Total insurgent casualties were unknown, as no bodies were found on the battlefield.
The insurgents didn't wait long before using those tactics again, this time directing their efforts at Iraq's security forces.
In the early morning of June 20, a patrol from the Army's 3rd Battalion, 7th Infantry Regiment, rounded a corner in central Baghdad and surprised a group of insurgents setting up mortars and machine guns. They were preparing to support a large-scale attack by more than 100 fighters against a commando compound.
What followed was a running gun battle through narrow streets and alleyways between insurgents and U.S. soldiers backed by tanks, M2 Bradley fighting vehicles and AH-64 Apache attack helicopters, along with Iraqi police.
The insurgents managed to get at least one suicide car bomb into the commando compound after a breach was created in the wall by a massive car bomb. Heavy police fire forced the second car bomb to detonate prematurely, killing two commandos and wounding more than 20.
IEDs and additional car bombs had been placed at key intersections to attack reinforcements moving to support the police.
Insurgents fired on American patrols converging on the area from apartment rooftops, while mortar fire hit the targeted compounds.
The Apaches flying in support were hit by ground fire, but with U.S. tanks and armored vehicles rushing to the attack, the response proved too much for the insurgents, who broke off the attack and melted into the surrounding neighborhoods. At the end of the day, four insurgent bodies were found and another two dozen suspects were rounded up.
Two weeks earlier, Vice President Dick Cheney told Larry King in an interview on CNN that he believed the insurgency in Iraq was "in the last throes."
Excellent graphic on attacks in Iraq since the U.S. invasion
Der Spiegel: America's Shame: The new pictures from Abu Ghraib provide the most recent evidence: America's moral bank account is empty -- and it has lost the image wars. The entire Muslim world no longer trusts the world's most powerful nation.
They are photos that make your blood run cold. They take your breath away. They turn your stomach. They are photos that make you wonder what kinds of human beings would do these things to other human beings. They trigger anger, disgust and shame.
Once again, images from Abu Ghraib will burn themselves into the world's collective memory, the shocking legacy of a superpower gone astray -- icons of America's shame. They will become the images future generations most associate with the war in Iraq, just as the photo of a pro-US Saigon police chief holding his pistol to a Vietcong guerilla's temple, his finger about to pull the trigger, has become a symbol of the Vietnam War.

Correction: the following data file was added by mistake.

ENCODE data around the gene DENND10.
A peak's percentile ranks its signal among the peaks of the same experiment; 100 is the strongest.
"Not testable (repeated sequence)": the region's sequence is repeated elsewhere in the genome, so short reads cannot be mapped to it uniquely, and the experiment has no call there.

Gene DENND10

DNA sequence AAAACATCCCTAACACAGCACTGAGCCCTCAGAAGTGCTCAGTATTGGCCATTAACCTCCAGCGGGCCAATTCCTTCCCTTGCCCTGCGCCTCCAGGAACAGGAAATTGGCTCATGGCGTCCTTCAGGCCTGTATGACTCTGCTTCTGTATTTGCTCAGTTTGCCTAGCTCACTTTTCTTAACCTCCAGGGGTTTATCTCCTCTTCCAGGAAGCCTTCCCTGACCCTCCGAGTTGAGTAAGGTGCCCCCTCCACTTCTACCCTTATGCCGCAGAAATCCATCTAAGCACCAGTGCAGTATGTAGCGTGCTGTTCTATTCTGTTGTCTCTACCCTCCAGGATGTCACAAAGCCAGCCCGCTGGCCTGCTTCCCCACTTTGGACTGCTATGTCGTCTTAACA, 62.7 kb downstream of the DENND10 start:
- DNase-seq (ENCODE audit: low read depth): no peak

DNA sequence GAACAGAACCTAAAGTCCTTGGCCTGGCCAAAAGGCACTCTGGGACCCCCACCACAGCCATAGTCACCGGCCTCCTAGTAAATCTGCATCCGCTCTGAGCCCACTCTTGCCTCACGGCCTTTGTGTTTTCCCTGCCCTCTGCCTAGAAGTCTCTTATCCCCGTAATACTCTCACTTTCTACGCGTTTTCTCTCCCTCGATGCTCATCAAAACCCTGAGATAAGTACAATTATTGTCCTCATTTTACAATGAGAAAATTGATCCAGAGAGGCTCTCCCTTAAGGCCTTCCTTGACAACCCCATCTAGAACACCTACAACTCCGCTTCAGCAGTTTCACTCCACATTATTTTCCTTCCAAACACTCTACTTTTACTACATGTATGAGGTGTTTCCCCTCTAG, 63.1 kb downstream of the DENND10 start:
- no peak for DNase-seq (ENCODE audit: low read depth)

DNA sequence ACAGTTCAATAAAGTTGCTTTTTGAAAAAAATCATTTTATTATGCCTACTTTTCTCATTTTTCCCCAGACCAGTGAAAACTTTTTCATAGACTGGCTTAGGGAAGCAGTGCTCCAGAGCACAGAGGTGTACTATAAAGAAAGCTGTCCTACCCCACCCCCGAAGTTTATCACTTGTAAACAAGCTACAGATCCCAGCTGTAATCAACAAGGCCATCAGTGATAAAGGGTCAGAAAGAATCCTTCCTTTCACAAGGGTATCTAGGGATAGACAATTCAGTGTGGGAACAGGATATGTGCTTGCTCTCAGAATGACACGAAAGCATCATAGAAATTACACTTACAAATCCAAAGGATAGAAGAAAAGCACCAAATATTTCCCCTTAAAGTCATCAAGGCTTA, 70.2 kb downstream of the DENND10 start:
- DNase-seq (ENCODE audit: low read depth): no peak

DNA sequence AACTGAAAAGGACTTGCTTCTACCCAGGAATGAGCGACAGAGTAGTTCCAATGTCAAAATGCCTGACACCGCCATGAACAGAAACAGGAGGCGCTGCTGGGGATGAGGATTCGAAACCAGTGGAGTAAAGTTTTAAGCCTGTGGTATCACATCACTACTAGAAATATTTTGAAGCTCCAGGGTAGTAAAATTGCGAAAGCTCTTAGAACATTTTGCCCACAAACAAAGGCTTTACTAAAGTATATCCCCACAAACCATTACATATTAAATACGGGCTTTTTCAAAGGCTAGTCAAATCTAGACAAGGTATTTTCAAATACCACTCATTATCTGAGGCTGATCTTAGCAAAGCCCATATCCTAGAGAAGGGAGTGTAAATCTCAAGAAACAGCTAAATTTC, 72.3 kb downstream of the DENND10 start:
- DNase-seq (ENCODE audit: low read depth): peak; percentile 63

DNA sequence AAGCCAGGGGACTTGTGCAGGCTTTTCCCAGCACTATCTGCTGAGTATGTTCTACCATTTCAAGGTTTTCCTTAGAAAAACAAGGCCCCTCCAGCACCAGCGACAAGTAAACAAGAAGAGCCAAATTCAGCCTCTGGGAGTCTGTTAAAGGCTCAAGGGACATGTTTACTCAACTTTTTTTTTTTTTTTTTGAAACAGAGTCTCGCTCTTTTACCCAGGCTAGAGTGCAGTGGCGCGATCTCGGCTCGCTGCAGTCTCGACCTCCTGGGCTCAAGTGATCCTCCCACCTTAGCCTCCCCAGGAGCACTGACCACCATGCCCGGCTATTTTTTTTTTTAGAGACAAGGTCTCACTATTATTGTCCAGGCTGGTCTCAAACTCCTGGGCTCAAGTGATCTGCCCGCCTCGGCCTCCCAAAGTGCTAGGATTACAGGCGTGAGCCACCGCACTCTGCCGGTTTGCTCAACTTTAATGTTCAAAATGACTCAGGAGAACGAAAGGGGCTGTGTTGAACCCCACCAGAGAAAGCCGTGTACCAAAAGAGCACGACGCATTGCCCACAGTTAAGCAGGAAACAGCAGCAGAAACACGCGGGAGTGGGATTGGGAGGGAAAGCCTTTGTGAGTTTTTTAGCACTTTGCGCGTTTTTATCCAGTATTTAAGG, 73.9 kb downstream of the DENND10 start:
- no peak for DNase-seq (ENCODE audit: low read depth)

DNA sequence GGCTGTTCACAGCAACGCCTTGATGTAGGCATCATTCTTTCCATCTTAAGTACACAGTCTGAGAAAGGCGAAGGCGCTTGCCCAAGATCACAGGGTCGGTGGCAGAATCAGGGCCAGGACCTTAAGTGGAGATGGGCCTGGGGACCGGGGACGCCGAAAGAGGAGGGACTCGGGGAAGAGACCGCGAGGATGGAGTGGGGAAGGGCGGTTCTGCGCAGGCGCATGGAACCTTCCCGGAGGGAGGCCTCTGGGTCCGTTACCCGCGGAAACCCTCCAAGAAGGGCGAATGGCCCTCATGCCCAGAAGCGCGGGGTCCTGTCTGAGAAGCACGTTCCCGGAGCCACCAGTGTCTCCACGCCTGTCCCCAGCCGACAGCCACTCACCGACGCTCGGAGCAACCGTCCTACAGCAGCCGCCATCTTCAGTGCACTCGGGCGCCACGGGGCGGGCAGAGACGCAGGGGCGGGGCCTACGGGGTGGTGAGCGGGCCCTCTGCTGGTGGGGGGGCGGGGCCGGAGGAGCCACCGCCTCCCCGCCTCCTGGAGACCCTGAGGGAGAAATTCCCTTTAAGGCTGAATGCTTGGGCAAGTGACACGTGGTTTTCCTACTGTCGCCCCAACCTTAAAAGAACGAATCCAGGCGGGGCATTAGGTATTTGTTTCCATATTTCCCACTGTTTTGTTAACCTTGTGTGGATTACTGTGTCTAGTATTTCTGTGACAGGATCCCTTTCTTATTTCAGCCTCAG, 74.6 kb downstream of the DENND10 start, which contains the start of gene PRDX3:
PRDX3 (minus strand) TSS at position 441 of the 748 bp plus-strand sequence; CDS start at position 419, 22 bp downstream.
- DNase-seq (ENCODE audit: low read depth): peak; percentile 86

It's hardly relevant that the previously unpublished Abu Ghraib photos taken in 2003 -- about two dozen of them -- are merely variations on familiar themes. It also doesn't matter that at least some of the perpetrators -- absent higher-ranking officers -- have already been hauled before US military courts. Just as their predecessors, these new pictures have the power to generate a dynamic of their own -- making them the perfect propaganda tool for ideological adversaries.
From the perspective of the Middle East, the freedom and human rights the Americans profess to be bringing to an oppressed world are nothing more than a front, Washington's false alibi in pushing its agenda of globalization. And for many in the Arab world, they are merely the sinister elements of a slick and even fraudulent marketing campaign aimed at humiliating Muslims.
The crimes committed by US soldiers in the name of freedom and human rights, documented in unalterable photographs, appear to confirm the suspicion that America's true aim is something entirely different -- that the US is primarily interested in imposing its own world order and preserving its dominance.
In short, for the United States, the most powerful and influential global power ever, the images from Abu Ghraib -- and the ongoing debate over the legality of its prison camp at Guantanamo -- have produced a moral catastrophe that's likely to endure for a very long time.
While many in the Muslim world rub their hands in glee, the West watches the moral decline of "God's own country" with painful astonishment. And it's a decline led by a president who, more than most of his predecessors, invokes his born-again Christianity and his desire to bring good into the world and to punish evil. Instead, the Bush Administration has become the picture of incompetence. The bad news continues to mount and America is growing impatient.
While Bush's reputation suffers at home, his standing abroad couldn't be worse. In some countries in the Muslim world, Bush is viewed as even more dangerous than terrorist leader Osama bin Laden. Americans don't see themselves as fighting to capture strategic bases or gain control over new oil wells, but rather as missionaries out to make the world a better place, one endowed with freedom and human rights. Gradually, though, it's not just the Muslim world which no longer believes such claims.
Even Al-Jazeera, the Qatar-based network, simply broadcast the images as little more than news. They speak for themselves and, in their unparalleled drastic nature, cement in place an idea that has become the core of the Arab world view: The West lies.
It touts human rights, and yet it rolls our sons in blood and dirt. It complains about the excesses of Saddam Hussein, but it also forces Iraqi men to masturbate on camera. It expresses outrage over our primitiveness, and yet it films a man banging his head against a prison door until blood finally gushes from his forehead.